Eichler houses are from a branch of Modernist architecture that has come to be known as "California Modern." Eichler's have numerous unorthodox and innovative features. The home exteriors feature flat and/or low-sloping A-Framed roofs, vertical 2" pattern wood siding, and spartan facades with clean geometric lines.
One of Joseph Eichler's signature concepts was to "bring the outside in," achieved via skylights and floor-to-ceiling glass windows with glass transoms looking out on protected gardens, patios, and pools.
Other Eichler house features include post-and-beam construction, tongue and groove decking for the roof, concrete slab floors with integral radiant heating, sliding doors and cabinets with sliding doors, and a standard second bathroom located in the master bedroom. Later models introduced the famous Eichler atriums, an entrance foyer designed to further advance the Eichler concept of integrating outdoor and indoor spaces. Eichler homes are airy and modern in comparison to most of the mass-produced, middle-class, postwar homes being built in the 1950s.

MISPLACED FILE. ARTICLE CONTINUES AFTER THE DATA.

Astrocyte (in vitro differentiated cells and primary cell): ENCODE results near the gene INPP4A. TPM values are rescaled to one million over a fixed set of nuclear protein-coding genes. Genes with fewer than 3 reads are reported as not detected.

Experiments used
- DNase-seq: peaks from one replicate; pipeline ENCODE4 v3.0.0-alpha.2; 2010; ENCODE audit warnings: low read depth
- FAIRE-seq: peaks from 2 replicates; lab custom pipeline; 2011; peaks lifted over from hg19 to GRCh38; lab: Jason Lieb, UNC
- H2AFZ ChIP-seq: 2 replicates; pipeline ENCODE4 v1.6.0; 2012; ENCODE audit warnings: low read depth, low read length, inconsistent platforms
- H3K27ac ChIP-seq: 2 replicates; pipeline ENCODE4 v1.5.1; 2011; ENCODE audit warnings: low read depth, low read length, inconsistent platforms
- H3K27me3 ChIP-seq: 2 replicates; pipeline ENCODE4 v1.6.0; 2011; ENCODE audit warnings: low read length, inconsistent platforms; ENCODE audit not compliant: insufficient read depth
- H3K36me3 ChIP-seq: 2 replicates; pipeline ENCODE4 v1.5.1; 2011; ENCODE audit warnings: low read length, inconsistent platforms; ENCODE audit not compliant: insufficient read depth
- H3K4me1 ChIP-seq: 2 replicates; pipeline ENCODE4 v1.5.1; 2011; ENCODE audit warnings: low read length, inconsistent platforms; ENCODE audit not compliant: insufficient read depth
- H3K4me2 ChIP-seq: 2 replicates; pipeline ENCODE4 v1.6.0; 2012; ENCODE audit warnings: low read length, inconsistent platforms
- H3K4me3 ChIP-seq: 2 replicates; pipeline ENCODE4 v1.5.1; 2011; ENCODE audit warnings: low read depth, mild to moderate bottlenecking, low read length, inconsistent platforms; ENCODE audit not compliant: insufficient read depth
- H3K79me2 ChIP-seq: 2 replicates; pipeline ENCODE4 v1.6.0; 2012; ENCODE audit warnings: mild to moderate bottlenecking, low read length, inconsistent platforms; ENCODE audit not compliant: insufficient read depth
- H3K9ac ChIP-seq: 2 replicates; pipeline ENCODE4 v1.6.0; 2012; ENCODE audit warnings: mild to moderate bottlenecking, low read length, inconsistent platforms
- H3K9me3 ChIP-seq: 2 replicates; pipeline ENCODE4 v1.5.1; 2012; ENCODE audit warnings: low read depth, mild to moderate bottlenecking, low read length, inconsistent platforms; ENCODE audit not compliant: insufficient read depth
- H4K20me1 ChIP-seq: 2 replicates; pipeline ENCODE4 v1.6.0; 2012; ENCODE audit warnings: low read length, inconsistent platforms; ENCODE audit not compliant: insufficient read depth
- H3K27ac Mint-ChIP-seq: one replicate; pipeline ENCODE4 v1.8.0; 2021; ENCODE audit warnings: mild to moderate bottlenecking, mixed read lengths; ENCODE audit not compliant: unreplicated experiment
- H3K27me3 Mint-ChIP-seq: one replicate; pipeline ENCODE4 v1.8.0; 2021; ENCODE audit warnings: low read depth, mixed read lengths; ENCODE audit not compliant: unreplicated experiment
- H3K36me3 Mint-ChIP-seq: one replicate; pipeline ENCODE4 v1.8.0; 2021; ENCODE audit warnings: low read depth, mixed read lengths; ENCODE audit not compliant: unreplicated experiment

Eichler homes never achieved large profits for their creator. Large projects began to overextend the company, and by the mid-1960s, Eichler Homes was in financial trouble. The company filed for bankruptcy in 1967.